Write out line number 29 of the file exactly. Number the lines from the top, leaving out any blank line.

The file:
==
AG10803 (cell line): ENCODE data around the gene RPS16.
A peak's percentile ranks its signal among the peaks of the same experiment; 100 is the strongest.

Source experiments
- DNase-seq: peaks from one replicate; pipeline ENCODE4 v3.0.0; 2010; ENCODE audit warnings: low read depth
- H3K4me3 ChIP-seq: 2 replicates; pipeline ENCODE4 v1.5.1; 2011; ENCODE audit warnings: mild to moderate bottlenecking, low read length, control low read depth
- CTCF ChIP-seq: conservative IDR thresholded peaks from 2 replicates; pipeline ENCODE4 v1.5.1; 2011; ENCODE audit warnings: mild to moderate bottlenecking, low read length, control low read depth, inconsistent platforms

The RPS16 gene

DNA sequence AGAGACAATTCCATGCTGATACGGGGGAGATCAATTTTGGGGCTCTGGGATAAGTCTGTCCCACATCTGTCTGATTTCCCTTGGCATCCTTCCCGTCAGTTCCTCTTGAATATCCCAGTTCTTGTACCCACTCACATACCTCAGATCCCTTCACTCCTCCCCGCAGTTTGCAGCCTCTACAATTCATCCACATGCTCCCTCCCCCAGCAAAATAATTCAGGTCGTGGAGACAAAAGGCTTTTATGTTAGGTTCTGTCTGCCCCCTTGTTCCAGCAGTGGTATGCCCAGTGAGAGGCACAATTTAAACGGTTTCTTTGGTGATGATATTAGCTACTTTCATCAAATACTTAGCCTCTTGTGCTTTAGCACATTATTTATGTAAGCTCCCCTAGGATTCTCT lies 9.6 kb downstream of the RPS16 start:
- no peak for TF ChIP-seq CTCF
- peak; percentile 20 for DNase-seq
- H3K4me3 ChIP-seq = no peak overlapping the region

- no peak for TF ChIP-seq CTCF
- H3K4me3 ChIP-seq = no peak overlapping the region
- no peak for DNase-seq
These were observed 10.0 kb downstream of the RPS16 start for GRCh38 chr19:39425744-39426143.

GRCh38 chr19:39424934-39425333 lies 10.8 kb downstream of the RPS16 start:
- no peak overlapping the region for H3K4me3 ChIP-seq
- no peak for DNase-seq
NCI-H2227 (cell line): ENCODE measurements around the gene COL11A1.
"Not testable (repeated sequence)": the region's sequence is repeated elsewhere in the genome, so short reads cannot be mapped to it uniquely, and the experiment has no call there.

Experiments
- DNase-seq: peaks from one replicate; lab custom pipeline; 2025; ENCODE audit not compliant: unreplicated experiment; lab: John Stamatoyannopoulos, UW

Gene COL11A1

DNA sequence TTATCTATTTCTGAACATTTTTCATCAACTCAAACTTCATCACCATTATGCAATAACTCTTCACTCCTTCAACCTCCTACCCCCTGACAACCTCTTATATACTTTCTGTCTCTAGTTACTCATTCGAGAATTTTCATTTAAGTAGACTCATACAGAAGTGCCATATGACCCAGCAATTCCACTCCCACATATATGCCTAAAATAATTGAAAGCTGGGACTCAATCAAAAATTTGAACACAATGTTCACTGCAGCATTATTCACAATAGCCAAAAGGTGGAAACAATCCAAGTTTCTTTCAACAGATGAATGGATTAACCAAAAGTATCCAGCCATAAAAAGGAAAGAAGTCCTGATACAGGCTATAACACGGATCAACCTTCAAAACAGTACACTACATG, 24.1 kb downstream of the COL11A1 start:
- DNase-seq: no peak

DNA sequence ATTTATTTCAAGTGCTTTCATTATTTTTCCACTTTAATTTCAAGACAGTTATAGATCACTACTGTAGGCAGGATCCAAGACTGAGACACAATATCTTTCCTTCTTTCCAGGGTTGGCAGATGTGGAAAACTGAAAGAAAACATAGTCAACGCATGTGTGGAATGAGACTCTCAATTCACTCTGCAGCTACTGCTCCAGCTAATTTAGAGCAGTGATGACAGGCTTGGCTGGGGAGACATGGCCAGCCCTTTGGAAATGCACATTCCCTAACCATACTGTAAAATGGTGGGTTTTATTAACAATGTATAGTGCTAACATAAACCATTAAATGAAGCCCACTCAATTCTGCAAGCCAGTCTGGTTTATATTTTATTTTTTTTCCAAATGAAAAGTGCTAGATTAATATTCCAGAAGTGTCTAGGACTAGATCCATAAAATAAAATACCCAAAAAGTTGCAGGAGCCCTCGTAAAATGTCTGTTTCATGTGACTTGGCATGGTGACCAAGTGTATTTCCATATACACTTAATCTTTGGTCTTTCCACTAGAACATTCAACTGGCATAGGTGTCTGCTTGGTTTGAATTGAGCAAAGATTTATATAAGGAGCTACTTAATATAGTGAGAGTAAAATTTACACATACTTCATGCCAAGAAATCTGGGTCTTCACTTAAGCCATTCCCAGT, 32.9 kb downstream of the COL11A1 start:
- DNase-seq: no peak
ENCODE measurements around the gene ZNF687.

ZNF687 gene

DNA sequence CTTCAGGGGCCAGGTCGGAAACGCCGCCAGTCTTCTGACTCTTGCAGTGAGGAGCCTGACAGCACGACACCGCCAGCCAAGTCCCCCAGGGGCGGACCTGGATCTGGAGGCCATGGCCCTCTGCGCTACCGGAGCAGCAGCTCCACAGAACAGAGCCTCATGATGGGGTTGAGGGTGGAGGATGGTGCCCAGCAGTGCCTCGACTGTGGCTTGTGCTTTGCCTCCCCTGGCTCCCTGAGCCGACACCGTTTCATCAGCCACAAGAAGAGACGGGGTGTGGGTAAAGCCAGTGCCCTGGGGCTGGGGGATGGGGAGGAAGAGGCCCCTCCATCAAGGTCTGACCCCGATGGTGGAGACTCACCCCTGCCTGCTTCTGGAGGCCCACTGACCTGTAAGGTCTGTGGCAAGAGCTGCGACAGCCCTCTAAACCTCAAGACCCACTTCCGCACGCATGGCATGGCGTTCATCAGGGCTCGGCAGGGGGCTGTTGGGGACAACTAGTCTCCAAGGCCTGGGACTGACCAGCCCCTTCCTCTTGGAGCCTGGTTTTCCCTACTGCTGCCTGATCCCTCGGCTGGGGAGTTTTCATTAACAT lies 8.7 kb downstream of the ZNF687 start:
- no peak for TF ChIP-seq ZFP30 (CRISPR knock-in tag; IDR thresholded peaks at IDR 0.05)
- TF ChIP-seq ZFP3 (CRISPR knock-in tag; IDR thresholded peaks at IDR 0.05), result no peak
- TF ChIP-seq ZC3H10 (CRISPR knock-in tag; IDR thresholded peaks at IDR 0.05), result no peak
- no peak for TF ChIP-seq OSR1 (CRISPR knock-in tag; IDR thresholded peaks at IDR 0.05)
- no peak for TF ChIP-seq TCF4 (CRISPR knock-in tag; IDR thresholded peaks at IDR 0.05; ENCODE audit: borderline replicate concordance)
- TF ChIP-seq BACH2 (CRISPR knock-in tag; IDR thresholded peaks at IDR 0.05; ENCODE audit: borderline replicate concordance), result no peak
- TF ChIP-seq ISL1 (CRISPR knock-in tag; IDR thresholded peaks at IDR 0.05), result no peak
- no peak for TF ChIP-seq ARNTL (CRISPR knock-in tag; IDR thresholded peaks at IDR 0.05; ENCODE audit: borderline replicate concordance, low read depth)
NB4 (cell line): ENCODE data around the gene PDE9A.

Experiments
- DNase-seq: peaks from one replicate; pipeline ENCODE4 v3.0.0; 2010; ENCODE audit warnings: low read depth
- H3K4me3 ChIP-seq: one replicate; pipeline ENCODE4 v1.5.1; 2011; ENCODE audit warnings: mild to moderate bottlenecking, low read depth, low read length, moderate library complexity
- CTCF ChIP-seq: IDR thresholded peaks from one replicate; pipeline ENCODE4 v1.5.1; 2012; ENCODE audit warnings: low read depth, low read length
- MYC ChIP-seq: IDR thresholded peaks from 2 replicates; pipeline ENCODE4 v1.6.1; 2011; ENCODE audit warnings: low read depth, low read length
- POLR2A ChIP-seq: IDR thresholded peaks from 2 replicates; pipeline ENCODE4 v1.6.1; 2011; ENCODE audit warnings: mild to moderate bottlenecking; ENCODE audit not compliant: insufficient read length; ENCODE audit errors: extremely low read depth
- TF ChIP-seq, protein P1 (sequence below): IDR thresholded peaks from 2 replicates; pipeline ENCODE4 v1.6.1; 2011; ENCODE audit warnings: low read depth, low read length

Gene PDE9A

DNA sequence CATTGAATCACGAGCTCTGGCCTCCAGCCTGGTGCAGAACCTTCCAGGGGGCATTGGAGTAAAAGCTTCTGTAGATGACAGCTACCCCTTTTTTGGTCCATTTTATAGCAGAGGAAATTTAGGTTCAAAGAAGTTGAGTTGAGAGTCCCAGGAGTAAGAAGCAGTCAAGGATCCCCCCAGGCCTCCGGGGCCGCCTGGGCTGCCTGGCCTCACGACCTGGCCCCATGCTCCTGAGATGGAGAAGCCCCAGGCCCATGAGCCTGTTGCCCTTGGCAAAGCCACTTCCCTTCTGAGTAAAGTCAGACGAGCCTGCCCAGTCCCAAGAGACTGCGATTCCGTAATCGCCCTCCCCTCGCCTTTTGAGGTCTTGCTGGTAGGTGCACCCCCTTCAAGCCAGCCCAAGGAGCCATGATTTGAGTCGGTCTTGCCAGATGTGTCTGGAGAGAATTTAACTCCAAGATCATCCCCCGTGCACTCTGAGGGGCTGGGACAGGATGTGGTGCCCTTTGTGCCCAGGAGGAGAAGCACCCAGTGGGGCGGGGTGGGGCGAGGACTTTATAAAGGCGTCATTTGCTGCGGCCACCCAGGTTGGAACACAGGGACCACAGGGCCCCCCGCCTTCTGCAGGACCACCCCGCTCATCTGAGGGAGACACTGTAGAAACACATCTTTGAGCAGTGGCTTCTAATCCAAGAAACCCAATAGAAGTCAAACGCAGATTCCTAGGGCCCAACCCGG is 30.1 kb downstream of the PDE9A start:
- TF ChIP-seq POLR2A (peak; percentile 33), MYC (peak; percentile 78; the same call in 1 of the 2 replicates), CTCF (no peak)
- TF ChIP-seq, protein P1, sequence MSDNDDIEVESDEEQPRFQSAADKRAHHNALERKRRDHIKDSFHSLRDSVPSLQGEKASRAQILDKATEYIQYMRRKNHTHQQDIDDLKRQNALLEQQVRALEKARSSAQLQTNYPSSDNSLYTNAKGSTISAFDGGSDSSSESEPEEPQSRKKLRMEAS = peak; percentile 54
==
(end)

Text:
ZNF687 gene